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Gibsons couple completes zero-waste tiny home

Former Gibsons Recycling Depot owners have embarked on numerous sustainable projects  

Gibsons’ Buddy Boyd and Barb Hetherington have a long history with recycling and now have a zero-waste tiny home to show for it. 

The former owners of Gibsons Recycling Depot passed the baton to new ownership in 2017 and have since taken on several zero-waste projects, the most recent being a 320-square-foot home on a budget.

“We wanted to show that you don’t have to be rich to do this kind of stuff – you just have to have the will,” Boyd told Coast Reporter of the approximate $150,000 build with Hummingbird Micro Homes.

Using materials gathered over decades, they added some unique features and lots of reclaimed lumber. A cast-iron wood stove was picked up by Boyd in the ‘90s and they transformed the stove pipe into a bar. (They don’t burn wood in the home.) A portion of the floor from the Commodore Ballroom – known for its “bounce” underneath dancers’ feet – was installed in their living room area. An interior light from a former Brill electric bus that ran in Vancouver from the ‘50s to ‘80s (fitted with an LED lightbulb) now serves as the main kitchen light.

The build is also efficient in its use of space. Although its footprint is 320 square feet, additional usable space was added with a roof deck (that also catches rainwater) and a raised living room brings it up to almost 600 square feet of functioning space.

“Other than that, it’s a typical tiny home,” Boyd said. Except that it’s also filled with dishware and other items either found secondhand or purchased from Wayne Harjula of Mellon Glass Studio, who makes glassware out of recycled jars.

But there have been a few bumps in the road since beginning the project in 2018. In February 2021, the couple were travelling to Malakwa (north of Vernon), where they were working on the zero-waste tiny home project, when they were caught up in a massive pile-up on the Coquihalla that claimed the lives of a man and his dog. Then, they endured three extreme heat events in the summer months and protected the tiny home project from forest fires with the help of sprinklers and water pumps. They returned to the Sunshine Coast from Malakwa on Nov. 11, ahead of the three-day atmospheric river that wiped out sections of highways in B.C.

All of these weather and environment-based events highlight some of the driving forces behind the tiny home: sustainability and resource efficiency. 

“It’s been a pretty extraordinary year,” Boyd said. “And we haven’t given up hope.”

All of the windows are triple glazed, there’s thick insulation and air exchangers. Water efficiency was another goal of the project. A waterless urinal and toilet with built-in sink save space and resource use in the bathroom. A drawer with a built-in refrigerator is more energy efficient and they have a composting set up built into the kitchen counter as well. The project is also outfitted with an electric vehicle charging station, which keeps the price of their trip between Malakwa and the Sunshine Coast to about $30 for the nearly 600-kilometre trek.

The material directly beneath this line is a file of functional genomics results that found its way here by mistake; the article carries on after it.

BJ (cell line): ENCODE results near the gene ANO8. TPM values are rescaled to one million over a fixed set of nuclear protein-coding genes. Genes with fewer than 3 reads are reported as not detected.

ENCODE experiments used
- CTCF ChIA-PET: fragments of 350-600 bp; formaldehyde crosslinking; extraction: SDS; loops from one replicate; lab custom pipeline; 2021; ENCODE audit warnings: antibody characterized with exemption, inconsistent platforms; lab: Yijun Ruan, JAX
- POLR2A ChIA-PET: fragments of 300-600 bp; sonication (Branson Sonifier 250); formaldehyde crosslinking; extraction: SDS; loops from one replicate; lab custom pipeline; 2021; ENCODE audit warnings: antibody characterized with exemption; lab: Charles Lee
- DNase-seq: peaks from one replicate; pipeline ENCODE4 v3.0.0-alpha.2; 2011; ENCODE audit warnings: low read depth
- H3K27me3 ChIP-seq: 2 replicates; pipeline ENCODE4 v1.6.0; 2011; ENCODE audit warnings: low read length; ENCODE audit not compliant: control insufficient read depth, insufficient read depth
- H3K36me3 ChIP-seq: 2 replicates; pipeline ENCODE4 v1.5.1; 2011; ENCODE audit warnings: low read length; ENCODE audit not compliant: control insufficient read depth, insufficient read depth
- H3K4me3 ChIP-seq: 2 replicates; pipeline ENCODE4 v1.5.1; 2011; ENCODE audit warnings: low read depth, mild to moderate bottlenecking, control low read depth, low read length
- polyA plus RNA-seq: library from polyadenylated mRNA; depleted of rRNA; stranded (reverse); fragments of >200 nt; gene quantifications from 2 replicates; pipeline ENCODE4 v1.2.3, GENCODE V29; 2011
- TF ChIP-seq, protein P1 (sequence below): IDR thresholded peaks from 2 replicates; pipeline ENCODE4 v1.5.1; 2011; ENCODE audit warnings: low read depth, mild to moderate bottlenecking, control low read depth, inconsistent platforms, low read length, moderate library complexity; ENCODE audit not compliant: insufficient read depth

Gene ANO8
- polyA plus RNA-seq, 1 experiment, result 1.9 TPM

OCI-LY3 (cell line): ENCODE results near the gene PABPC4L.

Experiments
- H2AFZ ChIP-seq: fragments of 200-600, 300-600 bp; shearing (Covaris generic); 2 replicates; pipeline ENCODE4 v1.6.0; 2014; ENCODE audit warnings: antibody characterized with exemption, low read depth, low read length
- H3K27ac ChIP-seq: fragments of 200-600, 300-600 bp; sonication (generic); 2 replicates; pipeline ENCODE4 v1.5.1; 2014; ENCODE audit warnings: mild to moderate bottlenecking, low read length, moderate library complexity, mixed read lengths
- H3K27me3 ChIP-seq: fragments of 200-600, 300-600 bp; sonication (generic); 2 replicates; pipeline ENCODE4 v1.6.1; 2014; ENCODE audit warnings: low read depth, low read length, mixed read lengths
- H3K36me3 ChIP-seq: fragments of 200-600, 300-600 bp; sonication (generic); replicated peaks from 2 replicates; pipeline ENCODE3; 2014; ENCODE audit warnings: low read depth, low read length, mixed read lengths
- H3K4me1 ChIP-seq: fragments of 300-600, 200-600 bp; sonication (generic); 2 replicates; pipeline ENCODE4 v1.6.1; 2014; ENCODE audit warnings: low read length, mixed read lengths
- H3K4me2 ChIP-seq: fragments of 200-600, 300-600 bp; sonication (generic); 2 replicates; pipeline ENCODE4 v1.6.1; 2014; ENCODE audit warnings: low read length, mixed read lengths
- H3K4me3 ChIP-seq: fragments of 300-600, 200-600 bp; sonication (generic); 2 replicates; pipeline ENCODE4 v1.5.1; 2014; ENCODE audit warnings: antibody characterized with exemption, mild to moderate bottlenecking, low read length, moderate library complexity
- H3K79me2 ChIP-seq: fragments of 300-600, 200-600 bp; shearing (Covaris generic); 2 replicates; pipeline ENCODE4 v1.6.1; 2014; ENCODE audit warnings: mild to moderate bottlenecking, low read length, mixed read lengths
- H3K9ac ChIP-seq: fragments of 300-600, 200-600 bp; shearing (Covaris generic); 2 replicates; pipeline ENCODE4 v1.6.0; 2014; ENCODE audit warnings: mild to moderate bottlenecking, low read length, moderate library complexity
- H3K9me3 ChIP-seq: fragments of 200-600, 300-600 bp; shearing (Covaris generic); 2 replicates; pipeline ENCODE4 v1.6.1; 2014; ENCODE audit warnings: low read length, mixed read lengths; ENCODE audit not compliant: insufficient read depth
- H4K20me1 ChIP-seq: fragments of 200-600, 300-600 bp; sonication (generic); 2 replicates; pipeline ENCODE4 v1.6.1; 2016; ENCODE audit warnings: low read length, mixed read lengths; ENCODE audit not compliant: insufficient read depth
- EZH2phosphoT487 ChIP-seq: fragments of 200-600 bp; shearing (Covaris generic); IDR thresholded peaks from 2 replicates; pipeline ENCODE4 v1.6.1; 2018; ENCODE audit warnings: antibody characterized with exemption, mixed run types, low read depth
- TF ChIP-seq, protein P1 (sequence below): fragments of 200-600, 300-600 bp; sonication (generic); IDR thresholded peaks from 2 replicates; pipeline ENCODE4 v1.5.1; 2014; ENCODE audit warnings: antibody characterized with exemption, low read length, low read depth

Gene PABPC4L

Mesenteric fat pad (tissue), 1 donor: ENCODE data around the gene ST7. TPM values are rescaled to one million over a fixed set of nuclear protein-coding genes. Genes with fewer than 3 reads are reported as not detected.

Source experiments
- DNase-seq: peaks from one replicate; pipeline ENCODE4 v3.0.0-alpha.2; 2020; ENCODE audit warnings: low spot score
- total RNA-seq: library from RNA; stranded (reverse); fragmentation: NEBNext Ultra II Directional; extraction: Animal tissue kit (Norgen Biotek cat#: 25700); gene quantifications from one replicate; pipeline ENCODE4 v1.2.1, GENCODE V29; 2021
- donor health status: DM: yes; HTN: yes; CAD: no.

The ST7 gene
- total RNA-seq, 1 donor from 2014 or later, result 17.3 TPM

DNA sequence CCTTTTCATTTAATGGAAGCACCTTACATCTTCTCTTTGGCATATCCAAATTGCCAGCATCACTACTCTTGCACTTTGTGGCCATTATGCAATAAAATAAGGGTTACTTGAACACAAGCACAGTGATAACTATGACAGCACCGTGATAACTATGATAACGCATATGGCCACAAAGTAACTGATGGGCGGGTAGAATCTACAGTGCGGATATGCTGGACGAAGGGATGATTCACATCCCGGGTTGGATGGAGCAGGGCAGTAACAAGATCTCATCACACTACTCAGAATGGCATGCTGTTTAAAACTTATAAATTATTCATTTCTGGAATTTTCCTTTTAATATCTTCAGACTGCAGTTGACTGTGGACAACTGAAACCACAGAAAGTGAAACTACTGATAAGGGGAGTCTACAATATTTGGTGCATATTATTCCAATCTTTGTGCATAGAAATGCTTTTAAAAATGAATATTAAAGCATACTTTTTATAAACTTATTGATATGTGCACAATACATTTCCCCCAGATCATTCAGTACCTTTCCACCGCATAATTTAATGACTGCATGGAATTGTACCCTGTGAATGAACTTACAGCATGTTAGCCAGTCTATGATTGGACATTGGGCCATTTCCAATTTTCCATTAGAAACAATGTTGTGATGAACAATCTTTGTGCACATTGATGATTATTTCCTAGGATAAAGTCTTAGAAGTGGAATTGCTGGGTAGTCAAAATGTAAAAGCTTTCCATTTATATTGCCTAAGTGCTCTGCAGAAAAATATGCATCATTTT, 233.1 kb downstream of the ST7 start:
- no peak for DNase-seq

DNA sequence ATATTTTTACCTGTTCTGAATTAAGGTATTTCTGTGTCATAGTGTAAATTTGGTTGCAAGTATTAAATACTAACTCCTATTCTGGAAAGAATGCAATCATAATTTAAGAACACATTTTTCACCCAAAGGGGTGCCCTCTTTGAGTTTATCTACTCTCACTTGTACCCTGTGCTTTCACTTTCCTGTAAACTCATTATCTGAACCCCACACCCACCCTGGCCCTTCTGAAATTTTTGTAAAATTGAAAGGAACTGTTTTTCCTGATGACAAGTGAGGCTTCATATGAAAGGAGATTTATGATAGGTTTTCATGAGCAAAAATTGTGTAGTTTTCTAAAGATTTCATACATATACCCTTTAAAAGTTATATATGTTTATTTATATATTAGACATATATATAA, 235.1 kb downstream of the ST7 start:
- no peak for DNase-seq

“It’s really about raising awareness of us being less wasteful, living more efficiently, and lowering our footprint,” Boyd said. 

The couple sits on the board of Zero Waste Canada and Hetherington is a board member of Zero Waste International Alliance. After their 16-year tenure with the Gibsons Recycling Depot, they undertook a cross-country roadtrip in an electric vehicle they dubbed the Bolt Across Canada.

It was during that endeavour the couple came across the location where they would eventually build their tiny home, an RV park in Malakwa. For Hetherington, the position next to a provincial park was an important part of the project and zero-waste initiative. 

“An important part of zero waste is tuning in and learning from nature and ... how to live with nature,” she said.

“We’ve never built a tiny home before and we never drove an electric car across Canada before. We never built a recycling depot before. But we’re big fans, especially when we attach the zero-waste component to it, of proof of concept,” Boyd said. 

“We’ve always been big fans of ‘Put your money where your mouth is,’ and the proof of concept seems so much easier to demonstrate to people what you could actually do right now versus ‘This would be a good idea to try someday.’” 

They hope to inspire people to rethink affordable housing and sustainability and will be doing tours for people interested in trying out tiny home living. Eventually, they’d like to add solar power and a battery bank to go off-grid. 

“That might be a year or two away, but you’ve got to still have goals,” Boyd said.

As for their next chapter, the couple will be helping Hummingbird Micro Homes design their tiny home villages to be more sustainable.

– With files from Sophie Woodrooffe, Coast Reporter